Lunatic

Up, and with Sir J. Minnes to attend the Duke, and then we back again and rode into the beginning of my Lord Chancellor’s new house, near St. James’s; which common people have already called Dunkirke-house, from their opinion of his having a good bribe for the selling of that towne. And very noble I believe it will be. Near that is my Lord Barkeley beginning another on one side, and Sir J. Denham on the other. Thence I to the House of Lords and spoke with my Lord Bellasses, and so to the ‘Change, and there did business, and so to the Sun taverne, haling in the morning had some high words with Sir J. Lawson about his sending of some bayled goods to Tangier, wherein the truth is I did not favour him, but being conscious that some of my profits may come out by some words that fell from him, and to be quiet, I have accommodated it. Here we dined merry; but my club and the rest come to 7s. 6d., which was too much. Thence to the office, and there found Bagwell’s wife, whom I directed to go home, and I would do her business, which was to write a letter to my Lord Sandwich for her husband’s advance into a better ship as there should be occasion. Which I did, and by and by did go down by water to Deptford, and then down further, and so landed at the lower end of the town, and it being dark ‘entrer en la maison de la femme de Bagwell’, and there had ‘sa compagnie’, though with a great deal of difficulty, ‘neanmoins en fin j’avais ma volont d’elle’, and being sated therewith, I walked home to Redriffe, it being now near nine o’clock, and there I did drink some strong waters and eat some bread and cheese, and so home. Where at my office my wife comes and tells me that she hath hired a chamber mayde, one of the prettiest maydes that ever she saw in her life, and that she is really jealous of me for her, but hath ventured to hire her from month to month, but I think she means merrily. So to supper and to bed.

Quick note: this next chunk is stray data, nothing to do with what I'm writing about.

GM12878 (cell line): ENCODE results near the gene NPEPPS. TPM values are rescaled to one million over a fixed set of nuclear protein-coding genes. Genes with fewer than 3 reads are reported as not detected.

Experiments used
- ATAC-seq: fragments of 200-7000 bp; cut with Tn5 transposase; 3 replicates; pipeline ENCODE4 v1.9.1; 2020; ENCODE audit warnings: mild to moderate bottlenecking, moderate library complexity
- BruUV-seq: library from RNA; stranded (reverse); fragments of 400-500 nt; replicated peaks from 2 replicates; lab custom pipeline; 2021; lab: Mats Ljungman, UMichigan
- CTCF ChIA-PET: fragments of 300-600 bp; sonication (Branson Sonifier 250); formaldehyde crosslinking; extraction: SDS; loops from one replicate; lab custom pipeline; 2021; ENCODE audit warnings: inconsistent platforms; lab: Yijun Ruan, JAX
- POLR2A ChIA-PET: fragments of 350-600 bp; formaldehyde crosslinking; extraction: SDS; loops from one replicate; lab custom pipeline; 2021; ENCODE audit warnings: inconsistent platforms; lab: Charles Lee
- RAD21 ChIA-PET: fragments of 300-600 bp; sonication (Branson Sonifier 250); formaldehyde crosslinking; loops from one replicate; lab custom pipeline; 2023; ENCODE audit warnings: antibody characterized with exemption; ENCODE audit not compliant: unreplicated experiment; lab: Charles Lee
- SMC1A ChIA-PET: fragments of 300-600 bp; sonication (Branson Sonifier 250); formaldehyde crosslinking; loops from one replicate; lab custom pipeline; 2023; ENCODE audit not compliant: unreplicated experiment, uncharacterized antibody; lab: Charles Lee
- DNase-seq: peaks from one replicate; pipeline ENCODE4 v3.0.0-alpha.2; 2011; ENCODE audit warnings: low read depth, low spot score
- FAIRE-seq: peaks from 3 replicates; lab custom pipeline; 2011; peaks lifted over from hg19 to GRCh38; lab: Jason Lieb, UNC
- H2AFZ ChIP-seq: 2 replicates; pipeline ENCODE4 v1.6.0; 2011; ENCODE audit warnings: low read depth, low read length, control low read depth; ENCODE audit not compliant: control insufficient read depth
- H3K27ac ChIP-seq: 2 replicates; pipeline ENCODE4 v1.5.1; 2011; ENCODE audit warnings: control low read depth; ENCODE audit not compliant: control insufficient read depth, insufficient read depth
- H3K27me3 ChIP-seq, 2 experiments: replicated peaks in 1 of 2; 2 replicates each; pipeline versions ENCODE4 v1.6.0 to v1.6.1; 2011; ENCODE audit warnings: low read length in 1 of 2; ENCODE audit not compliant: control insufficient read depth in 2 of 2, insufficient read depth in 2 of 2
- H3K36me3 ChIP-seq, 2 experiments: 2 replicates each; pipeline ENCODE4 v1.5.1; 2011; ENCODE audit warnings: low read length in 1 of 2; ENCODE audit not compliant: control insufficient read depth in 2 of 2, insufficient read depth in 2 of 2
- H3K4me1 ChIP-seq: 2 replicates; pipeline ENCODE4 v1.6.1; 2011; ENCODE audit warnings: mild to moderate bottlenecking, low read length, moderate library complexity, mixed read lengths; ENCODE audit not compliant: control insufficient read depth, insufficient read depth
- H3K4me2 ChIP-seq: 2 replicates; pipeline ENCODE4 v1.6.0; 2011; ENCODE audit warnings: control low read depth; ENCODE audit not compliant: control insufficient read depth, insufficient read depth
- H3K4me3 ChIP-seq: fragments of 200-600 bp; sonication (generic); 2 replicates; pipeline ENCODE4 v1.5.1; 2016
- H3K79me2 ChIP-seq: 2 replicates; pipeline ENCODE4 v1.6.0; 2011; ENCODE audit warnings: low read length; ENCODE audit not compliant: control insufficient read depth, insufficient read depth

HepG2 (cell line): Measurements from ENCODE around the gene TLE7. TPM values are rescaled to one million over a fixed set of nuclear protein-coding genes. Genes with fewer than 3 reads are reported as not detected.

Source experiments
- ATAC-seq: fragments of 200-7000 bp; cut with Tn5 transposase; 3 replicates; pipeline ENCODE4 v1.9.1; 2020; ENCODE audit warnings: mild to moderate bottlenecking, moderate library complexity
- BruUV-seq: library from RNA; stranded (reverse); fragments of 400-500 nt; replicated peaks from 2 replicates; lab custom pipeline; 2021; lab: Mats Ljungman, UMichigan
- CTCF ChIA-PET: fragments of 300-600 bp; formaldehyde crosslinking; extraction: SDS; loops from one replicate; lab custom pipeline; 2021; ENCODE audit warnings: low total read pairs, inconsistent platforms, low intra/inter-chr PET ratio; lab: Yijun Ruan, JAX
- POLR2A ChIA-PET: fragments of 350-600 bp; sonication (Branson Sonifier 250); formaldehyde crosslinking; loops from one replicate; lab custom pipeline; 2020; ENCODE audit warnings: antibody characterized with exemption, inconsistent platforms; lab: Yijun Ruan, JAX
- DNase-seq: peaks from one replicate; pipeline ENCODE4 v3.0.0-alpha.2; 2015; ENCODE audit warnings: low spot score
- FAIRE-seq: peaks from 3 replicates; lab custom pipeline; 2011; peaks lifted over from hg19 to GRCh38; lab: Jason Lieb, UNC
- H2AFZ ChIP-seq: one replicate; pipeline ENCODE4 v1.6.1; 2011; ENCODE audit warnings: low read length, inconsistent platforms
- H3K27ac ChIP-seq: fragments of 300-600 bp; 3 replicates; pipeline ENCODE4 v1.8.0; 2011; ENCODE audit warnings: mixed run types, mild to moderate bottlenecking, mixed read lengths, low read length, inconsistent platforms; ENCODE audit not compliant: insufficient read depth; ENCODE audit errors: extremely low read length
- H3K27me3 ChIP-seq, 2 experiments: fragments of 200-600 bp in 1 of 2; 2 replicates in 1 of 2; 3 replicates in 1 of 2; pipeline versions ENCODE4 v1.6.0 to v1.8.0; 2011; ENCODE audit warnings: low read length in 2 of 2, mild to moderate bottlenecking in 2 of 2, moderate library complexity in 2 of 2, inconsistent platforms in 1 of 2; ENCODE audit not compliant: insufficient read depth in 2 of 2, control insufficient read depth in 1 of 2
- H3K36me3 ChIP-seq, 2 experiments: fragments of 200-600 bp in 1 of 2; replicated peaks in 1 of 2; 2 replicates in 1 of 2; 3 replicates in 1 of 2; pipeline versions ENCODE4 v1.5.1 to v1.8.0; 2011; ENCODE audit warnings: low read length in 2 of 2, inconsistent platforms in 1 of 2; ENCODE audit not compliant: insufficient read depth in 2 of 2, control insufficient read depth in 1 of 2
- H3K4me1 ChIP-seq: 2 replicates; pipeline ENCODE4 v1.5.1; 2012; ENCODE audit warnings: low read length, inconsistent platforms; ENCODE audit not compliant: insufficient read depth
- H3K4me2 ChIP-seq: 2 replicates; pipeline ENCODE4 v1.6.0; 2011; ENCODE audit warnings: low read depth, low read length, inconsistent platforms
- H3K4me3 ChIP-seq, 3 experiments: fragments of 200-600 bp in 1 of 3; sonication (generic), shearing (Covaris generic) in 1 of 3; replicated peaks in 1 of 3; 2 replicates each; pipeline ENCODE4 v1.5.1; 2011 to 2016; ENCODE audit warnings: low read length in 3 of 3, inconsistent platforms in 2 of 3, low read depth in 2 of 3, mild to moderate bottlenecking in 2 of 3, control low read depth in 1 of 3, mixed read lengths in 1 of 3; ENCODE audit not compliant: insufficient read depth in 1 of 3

common people have
their own lord the sun
high but quiet as a well

I would write a letter
to a better lower one
and venture to hire her
from month to month


Erasure poem derived from The Diary of Samuel Pepys, Monday 20 February 1665.

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